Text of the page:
Dept clarifies Charlotte Maxeke incident

Tuesday, June 30, 2009
By: 
Gabi Khumalo

Johannesburg - The Gauteng Department of Health and Social Development has disputed allegations that a patient in a critical condition was turned away from a state hospital because the hospital was full.

Instead, the department says it is "dismayed at the conduct of the paramedics" who attended to the patient at the scene of the accident as they did not follow the required procedure.

Mavis Ncube, 25, who was hit by a car on Monday morning at the corner of Grayston Drive and Katherine Avenue in Sandton, later died at the Morningside Medi-Clinic.

Speaking to BuaNews on Tuesday, department spokesperson, Mandla Sidu explained that the patient was not physically turned away from the hospital, but the hospital was temporarily shut down for electricity supply upgrade.

"The patient was not physically turned away like the media reports allege.

"The paramedics called the hospital (Charlotte Maxeke Johannesburg Academy Hospital) and were told that the hospital was not accepting any patients between 7am and 12pm, because during this time the hospital was temporarily shut down for electricity supply upgrade," Mr Sidu said.

He said that in case of an emergency, like Ms Ncube's case, the patient was supposed to be taken to the nearest hospital, whether it's a private or public hospital for stabilisation.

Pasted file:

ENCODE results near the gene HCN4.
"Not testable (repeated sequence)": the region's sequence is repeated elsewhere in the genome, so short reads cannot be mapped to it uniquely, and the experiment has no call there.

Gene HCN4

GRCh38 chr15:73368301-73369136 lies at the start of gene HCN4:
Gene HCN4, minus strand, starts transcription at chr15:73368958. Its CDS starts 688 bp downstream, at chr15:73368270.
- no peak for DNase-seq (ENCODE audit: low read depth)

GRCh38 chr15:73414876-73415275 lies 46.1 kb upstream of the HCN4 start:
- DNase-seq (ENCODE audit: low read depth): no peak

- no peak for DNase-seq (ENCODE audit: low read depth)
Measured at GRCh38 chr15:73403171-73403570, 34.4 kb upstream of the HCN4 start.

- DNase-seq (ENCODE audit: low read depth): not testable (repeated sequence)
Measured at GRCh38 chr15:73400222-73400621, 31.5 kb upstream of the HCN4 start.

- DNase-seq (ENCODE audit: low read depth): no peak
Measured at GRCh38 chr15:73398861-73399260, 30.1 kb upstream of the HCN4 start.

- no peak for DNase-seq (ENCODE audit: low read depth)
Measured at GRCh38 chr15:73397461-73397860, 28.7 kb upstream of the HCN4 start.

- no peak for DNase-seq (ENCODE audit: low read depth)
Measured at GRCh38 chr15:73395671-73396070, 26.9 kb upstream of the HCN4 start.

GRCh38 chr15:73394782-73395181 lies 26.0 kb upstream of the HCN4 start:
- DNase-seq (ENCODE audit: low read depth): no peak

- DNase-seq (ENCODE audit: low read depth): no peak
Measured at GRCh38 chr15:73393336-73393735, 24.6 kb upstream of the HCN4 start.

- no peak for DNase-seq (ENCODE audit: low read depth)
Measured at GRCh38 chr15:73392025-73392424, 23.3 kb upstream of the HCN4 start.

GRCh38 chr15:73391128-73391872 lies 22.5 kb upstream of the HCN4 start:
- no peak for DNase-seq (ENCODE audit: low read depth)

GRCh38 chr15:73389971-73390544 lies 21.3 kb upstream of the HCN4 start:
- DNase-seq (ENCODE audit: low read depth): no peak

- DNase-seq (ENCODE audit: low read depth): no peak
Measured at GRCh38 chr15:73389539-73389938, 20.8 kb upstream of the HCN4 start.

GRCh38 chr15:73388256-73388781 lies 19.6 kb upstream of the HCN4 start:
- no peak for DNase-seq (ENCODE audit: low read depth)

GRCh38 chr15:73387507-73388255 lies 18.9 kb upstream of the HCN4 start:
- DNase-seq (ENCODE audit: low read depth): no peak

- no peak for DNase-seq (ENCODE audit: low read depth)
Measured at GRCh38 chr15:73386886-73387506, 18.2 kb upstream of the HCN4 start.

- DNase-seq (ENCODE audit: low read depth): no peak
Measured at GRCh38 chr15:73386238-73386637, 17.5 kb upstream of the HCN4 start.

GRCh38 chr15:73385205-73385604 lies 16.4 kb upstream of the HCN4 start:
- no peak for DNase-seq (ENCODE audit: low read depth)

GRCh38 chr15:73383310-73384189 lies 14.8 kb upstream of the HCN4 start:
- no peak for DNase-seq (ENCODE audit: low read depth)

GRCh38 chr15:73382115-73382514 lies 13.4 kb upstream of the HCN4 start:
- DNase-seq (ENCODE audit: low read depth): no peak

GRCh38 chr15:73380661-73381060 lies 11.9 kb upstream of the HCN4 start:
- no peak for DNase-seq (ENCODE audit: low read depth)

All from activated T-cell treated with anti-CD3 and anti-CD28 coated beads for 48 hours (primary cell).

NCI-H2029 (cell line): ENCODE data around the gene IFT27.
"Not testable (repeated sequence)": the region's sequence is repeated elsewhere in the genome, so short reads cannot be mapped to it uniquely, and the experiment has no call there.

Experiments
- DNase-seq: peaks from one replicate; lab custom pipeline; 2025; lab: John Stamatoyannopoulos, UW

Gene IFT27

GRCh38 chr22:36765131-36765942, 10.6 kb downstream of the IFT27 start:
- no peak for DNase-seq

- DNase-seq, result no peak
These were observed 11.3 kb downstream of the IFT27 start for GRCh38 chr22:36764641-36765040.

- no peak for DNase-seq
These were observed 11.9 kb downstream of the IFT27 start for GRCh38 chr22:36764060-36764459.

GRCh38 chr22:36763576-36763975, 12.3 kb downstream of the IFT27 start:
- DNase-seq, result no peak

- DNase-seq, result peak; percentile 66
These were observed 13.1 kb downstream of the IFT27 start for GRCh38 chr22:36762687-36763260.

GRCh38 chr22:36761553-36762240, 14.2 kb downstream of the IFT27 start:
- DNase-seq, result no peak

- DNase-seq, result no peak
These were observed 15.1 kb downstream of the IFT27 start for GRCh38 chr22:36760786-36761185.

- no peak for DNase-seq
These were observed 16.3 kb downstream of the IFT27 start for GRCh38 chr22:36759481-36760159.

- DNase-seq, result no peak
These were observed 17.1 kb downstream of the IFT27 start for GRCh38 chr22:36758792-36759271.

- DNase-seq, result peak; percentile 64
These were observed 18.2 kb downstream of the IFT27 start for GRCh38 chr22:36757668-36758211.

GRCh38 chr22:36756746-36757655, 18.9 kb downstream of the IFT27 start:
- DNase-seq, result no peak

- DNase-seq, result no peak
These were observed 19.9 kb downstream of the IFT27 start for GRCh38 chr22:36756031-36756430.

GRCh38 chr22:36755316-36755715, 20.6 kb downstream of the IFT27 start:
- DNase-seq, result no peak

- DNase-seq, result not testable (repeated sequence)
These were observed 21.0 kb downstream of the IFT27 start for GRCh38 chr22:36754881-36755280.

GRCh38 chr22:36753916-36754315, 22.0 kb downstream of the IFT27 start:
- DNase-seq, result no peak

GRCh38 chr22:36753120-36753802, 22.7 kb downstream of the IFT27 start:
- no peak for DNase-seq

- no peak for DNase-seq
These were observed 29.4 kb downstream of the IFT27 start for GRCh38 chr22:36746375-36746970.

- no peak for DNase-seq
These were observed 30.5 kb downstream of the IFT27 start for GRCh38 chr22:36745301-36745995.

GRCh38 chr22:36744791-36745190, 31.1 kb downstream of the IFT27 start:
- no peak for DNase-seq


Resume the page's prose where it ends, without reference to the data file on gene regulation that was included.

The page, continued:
The department, he said, was dismayed at the conduct of the paramedics who attended to the patient at the scene of the accident as they did not follow this required procedure.

He said the patient was supposed to be taken to the nearest hospital and in Ms Ncube's case, the nearest hospital was the Morningside Medi-Clinic.

"In terms of the procedure, paramedics attending to a critical patient are required to take the patient to the nearest hospital for stabilisation, whether private or public, from where the patient will be transported to the appropriate hospital for admission and management.

"According to our investigation, it would appear that the paramedics did not follow the required procedure," he said.

"Instead, the paramedics tried to find a place in public hospitals and later took the patient to Morningside Medi-Clinic for stabilization, where the patient should have been taken in the first place."

He said the department has since launched an investigation to establish what went wrong.

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